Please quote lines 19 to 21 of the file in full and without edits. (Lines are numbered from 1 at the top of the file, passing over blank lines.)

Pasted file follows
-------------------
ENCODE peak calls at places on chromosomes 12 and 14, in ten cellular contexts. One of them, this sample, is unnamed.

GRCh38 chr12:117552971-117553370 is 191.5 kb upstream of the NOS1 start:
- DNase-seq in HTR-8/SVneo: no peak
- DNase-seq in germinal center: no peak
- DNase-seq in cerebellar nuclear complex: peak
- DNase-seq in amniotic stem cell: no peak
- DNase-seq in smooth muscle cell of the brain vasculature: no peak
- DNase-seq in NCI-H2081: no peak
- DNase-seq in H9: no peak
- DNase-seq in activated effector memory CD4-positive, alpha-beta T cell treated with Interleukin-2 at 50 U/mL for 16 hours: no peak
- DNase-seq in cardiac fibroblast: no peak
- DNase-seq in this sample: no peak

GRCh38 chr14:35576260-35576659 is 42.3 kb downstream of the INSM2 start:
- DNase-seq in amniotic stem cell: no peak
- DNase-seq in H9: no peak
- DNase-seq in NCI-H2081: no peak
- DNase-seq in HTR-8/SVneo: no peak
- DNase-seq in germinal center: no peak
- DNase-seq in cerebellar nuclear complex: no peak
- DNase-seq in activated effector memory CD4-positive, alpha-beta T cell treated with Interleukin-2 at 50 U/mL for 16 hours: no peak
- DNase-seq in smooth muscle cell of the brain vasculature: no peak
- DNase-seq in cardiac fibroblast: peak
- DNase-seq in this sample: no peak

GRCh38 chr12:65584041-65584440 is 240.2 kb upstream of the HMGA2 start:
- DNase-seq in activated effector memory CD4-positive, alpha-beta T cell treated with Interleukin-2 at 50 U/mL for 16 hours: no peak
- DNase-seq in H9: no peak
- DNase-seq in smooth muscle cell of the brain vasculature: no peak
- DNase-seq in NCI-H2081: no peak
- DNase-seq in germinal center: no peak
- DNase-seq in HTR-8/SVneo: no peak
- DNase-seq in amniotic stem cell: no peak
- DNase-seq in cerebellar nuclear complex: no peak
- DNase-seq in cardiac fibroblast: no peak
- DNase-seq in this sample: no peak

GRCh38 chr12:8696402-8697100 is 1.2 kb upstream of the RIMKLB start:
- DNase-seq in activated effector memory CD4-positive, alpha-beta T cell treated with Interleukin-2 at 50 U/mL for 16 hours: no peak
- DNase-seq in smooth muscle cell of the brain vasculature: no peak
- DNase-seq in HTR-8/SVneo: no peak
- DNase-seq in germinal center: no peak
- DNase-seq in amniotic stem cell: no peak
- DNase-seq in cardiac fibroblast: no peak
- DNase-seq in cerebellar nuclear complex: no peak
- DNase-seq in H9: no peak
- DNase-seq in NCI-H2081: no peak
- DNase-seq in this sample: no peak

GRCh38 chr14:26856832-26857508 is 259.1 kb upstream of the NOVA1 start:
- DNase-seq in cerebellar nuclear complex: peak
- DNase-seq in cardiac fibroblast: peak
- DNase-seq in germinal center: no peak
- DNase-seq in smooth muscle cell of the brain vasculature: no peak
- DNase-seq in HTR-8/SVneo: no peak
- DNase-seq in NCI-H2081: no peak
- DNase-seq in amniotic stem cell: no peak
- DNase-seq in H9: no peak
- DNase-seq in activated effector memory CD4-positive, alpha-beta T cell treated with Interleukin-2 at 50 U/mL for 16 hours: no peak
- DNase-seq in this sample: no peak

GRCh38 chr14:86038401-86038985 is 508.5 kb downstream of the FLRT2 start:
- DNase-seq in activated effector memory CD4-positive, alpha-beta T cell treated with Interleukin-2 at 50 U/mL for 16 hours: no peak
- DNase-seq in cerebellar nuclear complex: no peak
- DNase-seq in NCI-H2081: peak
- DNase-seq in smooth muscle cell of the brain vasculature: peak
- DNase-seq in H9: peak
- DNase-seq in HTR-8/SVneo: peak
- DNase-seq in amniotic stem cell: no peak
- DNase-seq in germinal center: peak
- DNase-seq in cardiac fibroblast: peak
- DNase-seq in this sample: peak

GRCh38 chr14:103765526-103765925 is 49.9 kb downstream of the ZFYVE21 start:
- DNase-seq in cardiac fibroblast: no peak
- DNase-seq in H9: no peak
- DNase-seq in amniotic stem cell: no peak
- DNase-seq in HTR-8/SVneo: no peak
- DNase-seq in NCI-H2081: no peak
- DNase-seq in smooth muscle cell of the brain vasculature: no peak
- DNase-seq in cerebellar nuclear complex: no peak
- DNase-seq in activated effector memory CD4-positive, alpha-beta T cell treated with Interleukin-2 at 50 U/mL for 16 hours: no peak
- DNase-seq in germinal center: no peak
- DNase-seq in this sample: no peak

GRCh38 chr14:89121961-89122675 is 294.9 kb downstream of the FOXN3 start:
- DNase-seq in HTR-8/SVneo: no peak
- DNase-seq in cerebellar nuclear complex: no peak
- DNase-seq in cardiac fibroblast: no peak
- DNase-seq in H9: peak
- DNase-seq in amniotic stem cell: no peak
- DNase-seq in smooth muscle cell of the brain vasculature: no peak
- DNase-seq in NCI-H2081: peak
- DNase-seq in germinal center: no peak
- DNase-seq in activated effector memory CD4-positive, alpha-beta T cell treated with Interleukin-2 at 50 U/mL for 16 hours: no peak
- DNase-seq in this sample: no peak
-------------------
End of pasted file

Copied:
- DNase-seq in cerebellar nuclear complex: no peak
- DNase-seq in activated effector memory CD4-positive, alpha-beta T cell treated with Interleukin-2 at 50 U/mL for 16 hours: no peak
- DNase-seq in smooth muscle cell of the brain vasculature: no peak